On the first day of an on-site audit, one part of the schedule usually includes an introduction of your company. This is a 15-20 minute PowerPoint presentation of the company and its products. It is advisable for this presentation to use neutral, low-key language, and avoid referencing competitors.
During the on-site Japan QMS audit, PMDA auditors may ask for virtually any kind of information regarding your operations. Therefore, for preparation purposes, you should divide your documentation into the following broad categories and have it readily accessible.
- Required documentation. This is major documentation such as the quality manual, standard operating procedures (SOPs), and seihin hyojun sho (device master record).
- Miscellaneous documentation. This includes individual records of production, purchasing, testing, design, etc.
Generally, the PMDA prefers examining hard-copy records instead of electronic. If your records of production and purchasing are stored in computer systems, it is acceptable to show them to the auditors on a computer screen. However, if you choose this route, you should be prepared to show the auditors your system's safeguards against wrongful deletion, alteration, or mixing-up of files, as well as its backup system.
In order to show that there are no discrepancies, it is also crucial to have on hand the product application dossier and QMS documentation that was previously prepared and submitted to the PMDA. This will have been submitted mostly in Japanese, but it should also be prepared in English for your own use during the Japan QMS audit.
A manufacturing site's SOPs are another key element of QMS documentation that auditors routinely examine in on-site audits. However, it is not enough to simply hand over Japanese translations of key SOPs and expect the auditors to read them. Rather, it is best to prepare an overview of each key SOP with its major steps explained in both Japanese and English. This is a critical step because auditors often focus primarily on SOPs. If you don't translate them, you may give auditors a bad impression of your company as well as create potential misunderstandings. The auditors will typically want you to demonstrate that the facility's staff fully understands how to follow the SOPs relevant to their duties. It is also helpful for staff to be able to identify which SOPs to consult regarding areas outside their regular duties.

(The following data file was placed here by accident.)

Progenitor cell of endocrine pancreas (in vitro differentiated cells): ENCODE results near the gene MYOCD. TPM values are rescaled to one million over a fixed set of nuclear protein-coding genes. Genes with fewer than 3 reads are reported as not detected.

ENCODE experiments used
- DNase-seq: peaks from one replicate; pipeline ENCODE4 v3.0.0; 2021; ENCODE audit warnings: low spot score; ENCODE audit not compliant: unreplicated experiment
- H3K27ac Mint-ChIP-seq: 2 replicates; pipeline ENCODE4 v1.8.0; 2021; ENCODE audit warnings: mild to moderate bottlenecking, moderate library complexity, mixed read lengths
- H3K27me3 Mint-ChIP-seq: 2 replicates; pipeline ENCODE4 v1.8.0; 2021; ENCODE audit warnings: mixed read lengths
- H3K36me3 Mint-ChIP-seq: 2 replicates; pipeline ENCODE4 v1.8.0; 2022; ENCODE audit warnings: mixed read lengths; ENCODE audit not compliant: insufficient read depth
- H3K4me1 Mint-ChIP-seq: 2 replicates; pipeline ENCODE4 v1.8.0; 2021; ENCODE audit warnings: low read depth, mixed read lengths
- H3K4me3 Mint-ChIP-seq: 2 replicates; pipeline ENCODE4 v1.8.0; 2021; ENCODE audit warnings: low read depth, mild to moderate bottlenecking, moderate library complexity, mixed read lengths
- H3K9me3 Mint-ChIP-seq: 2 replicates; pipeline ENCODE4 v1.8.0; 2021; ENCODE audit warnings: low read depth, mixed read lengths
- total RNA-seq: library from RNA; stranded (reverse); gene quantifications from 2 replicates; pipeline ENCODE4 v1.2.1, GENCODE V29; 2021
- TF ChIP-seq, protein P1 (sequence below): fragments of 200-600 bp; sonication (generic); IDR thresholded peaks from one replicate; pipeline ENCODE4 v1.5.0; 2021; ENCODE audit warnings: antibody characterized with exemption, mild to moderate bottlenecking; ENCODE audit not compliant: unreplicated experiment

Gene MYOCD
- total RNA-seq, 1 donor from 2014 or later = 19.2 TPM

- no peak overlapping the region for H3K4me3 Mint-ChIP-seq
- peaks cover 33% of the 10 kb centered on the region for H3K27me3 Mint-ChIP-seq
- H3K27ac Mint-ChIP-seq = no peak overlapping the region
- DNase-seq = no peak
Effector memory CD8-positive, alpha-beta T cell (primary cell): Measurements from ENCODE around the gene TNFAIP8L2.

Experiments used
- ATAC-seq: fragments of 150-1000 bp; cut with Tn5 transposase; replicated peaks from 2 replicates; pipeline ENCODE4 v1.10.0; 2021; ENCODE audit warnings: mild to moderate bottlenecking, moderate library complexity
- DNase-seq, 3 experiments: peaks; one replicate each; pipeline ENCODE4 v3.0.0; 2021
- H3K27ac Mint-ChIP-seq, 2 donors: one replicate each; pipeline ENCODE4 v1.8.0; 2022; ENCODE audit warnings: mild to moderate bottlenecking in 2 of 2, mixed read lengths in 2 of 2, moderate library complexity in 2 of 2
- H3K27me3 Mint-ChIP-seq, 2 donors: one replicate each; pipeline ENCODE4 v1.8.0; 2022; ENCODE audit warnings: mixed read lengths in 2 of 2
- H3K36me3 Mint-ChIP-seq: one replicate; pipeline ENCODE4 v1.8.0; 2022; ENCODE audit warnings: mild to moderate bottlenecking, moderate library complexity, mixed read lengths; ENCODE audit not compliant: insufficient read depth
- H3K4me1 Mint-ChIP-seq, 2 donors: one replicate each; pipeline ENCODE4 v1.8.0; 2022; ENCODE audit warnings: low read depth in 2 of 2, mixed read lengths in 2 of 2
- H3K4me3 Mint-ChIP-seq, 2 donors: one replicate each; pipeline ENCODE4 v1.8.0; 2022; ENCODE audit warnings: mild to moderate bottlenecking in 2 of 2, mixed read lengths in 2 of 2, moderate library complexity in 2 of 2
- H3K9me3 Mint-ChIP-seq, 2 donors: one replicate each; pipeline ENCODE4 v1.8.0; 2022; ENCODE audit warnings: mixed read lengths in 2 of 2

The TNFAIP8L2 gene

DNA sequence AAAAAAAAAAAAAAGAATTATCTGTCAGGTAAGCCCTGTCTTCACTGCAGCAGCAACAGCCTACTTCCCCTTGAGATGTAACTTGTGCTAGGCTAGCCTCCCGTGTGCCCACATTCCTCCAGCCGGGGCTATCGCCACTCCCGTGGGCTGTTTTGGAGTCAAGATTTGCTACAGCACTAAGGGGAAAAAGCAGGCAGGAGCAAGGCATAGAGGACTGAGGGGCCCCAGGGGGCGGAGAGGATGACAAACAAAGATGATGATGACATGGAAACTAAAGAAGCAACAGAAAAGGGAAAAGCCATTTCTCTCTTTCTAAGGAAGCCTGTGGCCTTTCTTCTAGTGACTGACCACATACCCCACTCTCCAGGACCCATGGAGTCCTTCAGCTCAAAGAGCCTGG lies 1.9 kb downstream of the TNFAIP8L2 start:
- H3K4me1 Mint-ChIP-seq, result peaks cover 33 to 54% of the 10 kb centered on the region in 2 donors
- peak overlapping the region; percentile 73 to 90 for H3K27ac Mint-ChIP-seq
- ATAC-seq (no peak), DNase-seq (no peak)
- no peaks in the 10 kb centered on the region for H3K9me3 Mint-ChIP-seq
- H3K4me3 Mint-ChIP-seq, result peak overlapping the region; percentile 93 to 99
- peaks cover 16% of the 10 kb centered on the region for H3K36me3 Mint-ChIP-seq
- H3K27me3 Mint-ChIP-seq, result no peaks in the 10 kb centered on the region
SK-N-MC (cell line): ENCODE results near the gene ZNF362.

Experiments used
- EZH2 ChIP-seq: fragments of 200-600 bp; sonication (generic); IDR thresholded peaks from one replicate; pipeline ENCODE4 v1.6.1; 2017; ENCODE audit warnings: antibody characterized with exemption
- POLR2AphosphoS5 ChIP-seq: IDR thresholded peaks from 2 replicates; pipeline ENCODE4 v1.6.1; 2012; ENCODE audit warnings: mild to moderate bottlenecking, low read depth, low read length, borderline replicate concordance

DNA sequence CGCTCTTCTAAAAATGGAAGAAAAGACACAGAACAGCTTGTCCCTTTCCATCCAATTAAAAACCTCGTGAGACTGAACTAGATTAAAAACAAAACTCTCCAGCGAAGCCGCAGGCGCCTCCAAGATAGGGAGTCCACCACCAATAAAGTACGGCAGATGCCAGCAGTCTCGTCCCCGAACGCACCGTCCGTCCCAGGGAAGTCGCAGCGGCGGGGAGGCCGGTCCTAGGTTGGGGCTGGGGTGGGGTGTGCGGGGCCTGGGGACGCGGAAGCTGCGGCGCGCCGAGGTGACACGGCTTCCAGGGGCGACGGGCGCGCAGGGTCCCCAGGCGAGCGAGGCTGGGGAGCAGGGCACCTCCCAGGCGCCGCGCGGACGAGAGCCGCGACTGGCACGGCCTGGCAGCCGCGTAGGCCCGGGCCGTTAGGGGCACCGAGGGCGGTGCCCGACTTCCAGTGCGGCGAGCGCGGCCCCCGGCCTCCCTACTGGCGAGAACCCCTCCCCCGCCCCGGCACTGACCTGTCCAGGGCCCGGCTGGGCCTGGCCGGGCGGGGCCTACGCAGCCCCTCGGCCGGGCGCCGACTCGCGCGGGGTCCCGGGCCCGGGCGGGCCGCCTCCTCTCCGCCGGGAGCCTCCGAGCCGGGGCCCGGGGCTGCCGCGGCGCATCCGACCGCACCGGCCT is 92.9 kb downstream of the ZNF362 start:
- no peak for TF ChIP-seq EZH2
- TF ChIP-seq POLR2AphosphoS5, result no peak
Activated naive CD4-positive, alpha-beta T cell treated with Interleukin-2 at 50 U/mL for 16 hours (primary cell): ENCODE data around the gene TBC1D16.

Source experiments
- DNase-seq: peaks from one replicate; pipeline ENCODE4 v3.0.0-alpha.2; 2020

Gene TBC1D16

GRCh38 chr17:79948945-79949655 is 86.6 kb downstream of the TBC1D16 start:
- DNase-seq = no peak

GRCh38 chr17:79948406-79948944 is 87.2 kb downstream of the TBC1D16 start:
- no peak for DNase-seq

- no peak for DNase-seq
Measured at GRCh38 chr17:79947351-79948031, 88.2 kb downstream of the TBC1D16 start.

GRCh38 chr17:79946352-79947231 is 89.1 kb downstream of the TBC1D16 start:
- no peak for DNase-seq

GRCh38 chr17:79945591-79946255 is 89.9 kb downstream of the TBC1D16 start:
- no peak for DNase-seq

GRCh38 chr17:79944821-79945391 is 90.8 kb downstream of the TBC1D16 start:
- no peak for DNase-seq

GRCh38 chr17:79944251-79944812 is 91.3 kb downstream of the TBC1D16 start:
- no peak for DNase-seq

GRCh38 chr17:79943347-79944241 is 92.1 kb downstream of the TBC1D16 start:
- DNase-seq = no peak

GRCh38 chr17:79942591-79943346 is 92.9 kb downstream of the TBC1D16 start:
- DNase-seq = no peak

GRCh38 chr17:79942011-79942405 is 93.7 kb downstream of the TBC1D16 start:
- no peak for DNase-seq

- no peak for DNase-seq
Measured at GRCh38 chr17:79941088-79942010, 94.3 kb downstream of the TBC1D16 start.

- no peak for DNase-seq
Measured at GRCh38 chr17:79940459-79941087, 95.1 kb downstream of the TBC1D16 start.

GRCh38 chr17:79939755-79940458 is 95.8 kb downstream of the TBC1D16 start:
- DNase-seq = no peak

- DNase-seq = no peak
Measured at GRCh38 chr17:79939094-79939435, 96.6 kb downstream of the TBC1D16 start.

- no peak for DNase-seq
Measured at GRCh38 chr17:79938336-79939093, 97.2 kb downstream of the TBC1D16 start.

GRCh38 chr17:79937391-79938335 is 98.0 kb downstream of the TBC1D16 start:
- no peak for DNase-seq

Once you've earned your QMS certification you must be renew it every five years (see Table 1 for fees). Although first-time Japan QMS audits are for single products only, renewal QMS audits can cover all products manufactured at the same manufacturing facility. Therefore, it is possible to select a range of representative products and only submit detailed documentation for those products. QMS compliance (as outlined in the new Pharmaceutical Affairs Law) has been a requirement for less than four years. Therefore, no data exists yet on whether renewal audits will be conducted on paper only or on-site.
Medical Device Type Fee for First-Time Audit Renewal Audit Fee (USD)1
|New medical device||$10,3722||N/A|
|Biological-origin medical device, Class IV medical device, etc.||$9382||$6158 + $3393/each additional product|
|Sterilized medical device||$2553||$5333 + $138/each additional product|
|Other medical device||$1727||$4549 + $107/each additional product|
|Labeling, packaging, storage only||$942||$3757 + $74/each additional product|
1 All conversions are based on the rate of 1 USD = 90 JPY.
2 There is no difference between the basic fees for on-site versus paper-only QMS audits. However, for on-site audits, travel expenses for auditors will also be charged.
3 The renewal audit fee can cover multiple products.
In 2007, the number of QMS on-site overseas audits was about 13. In 2008, that number more than doubled. A continued increase is expected in 2009, so Western medical device manufacturers selling high-risk products in Japan should be prepared for the possibility of an on-site audit.
If you are selected for a Japan QMS audit, you should study all relevant Japanese regulatory requirements and make sure that they are thoroughly implemented. Japanese officials see quality as supremely important to allowing products into their country. If you fail an audit you will have to go through a lengthy process of improvement that will jeopardize your product's approval status in Japan.
Ames Gross is the President and founder of Pacific Bridge Medical. He is recognized nationally and internationally as a leader in Asian medical markets.
John Minot is an Associate at Pacific Bridge Medical. He works on research and consulting projects.